When measuring the film adhesion to glass surfaces, the different surface properties of fiat glass must be considered. In the production of flat glass, one side of the glass is facing a tin bath and the other side is facing the air; this results in tin doping of the bath side. The different sides of flat glass due to the doping have different adhesion of the PVB film.

Therefore, the adhesion properties of PVB films in glass laminates are conventionally measured by the film's having contact with the same sides of the glass panes. The data on compression shear adhesion on air/air and tin/tin glass surfaces relate to laminates with the corresponding structure.

The determination of compression shear adhesion is done according to the methods that are described in more detail below and that are named in a way similar to EP 0 067 022 and DE 197 56 274 A1. The other measurements are taken using the cited standards. All tests are run on glass/glass laminates with a structure identical to the solar modules according to the invention, but without the solar cells.

PVB films that are suitable for use in the solar modules according to the invention preferably have compression shear adhesion on air/air glass surfaces of 10-30 N/mm2, preferably 15-25 N/mm2 and especially 15-20 N/mm2.

The compression shear adhesion of these films to glass surfaces with respect to the tin/tin sides of the glass is preferably 10-25 N/mm2, more preferably 15-20 N/mm2.

Solar modules according to the invention are equipped with a front glass panel and/or a rear glass pane, e.g., of float glass or completely or partially tempered glass, each preferably with a thickness of between 3 and 10 mm. The thickness of the PVB films is 0.38, 0.51, 0.76, 1.14 and/or 1.52 mm.

BRIEF DESCRIPTION OF THE DRAWINGS

Various other features and attendant advantages of the present invention will be more fully appreciated as the same becomes better understood when considered in conjunction with the accompanying drawings, wherein:

FIG. 1 illustrates a solar module according to the invention; and

FIG. 2 illustrates a solar module according to the invention containing several solar cell units.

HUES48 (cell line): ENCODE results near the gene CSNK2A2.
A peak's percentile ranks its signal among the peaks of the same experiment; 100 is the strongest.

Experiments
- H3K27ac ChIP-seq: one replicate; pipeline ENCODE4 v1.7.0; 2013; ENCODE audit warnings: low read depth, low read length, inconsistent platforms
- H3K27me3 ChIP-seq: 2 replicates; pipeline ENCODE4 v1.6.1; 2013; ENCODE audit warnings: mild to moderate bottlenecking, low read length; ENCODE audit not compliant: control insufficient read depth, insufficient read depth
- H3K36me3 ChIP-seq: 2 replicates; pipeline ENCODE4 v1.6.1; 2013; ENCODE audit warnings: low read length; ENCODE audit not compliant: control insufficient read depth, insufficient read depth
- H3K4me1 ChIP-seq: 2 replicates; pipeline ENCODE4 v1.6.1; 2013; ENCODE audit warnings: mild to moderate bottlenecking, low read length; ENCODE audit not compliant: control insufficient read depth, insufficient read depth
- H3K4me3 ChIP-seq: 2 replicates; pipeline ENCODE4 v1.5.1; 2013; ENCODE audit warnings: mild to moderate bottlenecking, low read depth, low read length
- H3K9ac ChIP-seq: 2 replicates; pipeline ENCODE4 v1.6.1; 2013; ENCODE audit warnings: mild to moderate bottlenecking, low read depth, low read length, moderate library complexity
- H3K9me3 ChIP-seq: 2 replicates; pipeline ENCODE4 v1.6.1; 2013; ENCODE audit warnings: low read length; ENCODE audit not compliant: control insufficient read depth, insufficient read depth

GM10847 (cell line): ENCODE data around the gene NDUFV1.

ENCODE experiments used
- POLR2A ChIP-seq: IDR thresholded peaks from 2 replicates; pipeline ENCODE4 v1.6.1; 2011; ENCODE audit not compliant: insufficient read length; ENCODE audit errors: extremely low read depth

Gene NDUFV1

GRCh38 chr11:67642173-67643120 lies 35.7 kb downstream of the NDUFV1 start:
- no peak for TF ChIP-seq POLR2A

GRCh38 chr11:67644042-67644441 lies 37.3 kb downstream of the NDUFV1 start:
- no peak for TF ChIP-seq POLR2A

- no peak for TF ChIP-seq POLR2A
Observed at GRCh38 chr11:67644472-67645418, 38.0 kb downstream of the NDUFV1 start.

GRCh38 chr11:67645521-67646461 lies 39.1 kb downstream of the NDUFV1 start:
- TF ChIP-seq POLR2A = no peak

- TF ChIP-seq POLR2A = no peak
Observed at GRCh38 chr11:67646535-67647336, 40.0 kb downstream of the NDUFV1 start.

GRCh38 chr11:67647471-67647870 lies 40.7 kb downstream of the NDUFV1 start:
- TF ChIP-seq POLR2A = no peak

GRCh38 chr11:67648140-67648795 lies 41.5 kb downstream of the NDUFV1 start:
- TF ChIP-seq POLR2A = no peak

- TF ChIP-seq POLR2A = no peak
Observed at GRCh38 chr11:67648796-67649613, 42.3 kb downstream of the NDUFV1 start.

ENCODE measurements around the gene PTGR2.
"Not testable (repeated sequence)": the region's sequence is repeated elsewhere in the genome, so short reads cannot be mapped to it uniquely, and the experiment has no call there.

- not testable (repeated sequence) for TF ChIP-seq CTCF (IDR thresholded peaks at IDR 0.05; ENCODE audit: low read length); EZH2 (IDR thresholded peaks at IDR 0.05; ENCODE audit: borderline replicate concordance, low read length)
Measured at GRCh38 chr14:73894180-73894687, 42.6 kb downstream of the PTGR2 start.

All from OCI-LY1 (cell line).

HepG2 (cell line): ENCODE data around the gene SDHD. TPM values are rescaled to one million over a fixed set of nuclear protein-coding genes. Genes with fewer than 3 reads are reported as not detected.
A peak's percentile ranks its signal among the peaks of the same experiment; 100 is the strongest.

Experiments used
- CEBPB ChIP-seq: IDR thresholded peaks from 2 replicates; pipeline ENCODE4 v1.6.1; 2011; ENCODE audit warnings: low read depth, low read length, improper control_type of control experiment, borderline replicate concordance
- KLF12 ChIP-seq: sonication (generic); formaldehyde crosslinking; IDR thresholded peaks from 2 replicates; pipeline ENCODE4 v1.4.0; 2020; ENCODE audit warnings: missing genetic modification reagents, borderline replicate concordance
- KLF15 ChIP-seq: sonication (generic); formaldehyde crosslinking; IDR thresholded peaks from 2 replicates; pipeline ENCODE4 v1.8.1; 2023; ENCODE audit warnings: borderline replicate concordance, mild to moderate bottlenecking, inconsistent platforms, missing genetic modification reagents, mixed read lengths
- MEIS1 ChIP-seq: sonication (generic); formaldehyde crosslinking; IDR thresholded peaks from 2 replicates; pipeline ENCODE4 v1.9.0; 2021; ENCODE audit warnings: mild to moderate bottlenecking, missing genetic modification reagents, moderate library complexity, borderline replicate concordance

FIG. 1 outlines the structure of a solar module according to the invention. Here, G stands for the glass pane (front) and R stands for the rear covering. Solar cells S are encapsulated by PVB films F that have been fused to one another.

It is possible to make the front glass pane as laminated safety glass, i.e., as a laminate of at least two glass panes and at least one PVB film, to increase the safety.

The rear covering of the solar modules can consist of glass, plastic or metal. It is likewise possible to make such a covering of glass as laminated glazing or as insulating glazing with an intermediate gas space. Of course, the combination of these measures is also possible.

The solar cells that are used in the solar modules need not have any special properties. Monocrystalline, polycrystalline or amorphous systems can be used. The thickness of the crystalline solar cells is preferably 0.1 to 0.5 mm. In order to deliver sufficient voltage, the solar cells are electrically connected to one another in units of 5 to 20 cells.

In order to increase the fracture safety of the solar modules according to the invention, the electrical connections of the solar units to one another or the current delivery of the solar units from the solar module are not routed through holes through the front and rear. More feasibly, the required conductor paths like the solar cells themselves are placed between the PVB films and thus routed out of the solar module. FIG. 2 shows one such structure, S standing for the solar cell units, L for the conductor paths between the solar cell units and P1 and P2 for the current delivery leads.

The process according to the invention for producing the solar modules is preferably carried out such that a PVB film is placed on the rear covering of the solar module, and in turn the solar cell units with the connecting conductor paths are located on this film. Then, the second PVB film is applied in some manner, and the front glass pane is put into place. The layered body that has been prepared in this way is finally processed into a laminate under elevated or reduced pressure and at elevated temperature.

To laminate the layered body that has been obtained in this way, processes that are familiar to one skilled in the art can be used with and without prior production of a prelaminate.

So-called autoclave processes are carried out at an elevated pressure from roughly 10 to 15 bar and temperatures from 130 to 145° C. over roughly 2 hours. Vacuum bag processes or vacuum ring processes, e.g., according to EP 1 235 683 B1, work at roughly 200 mbar and 130 to 145° C.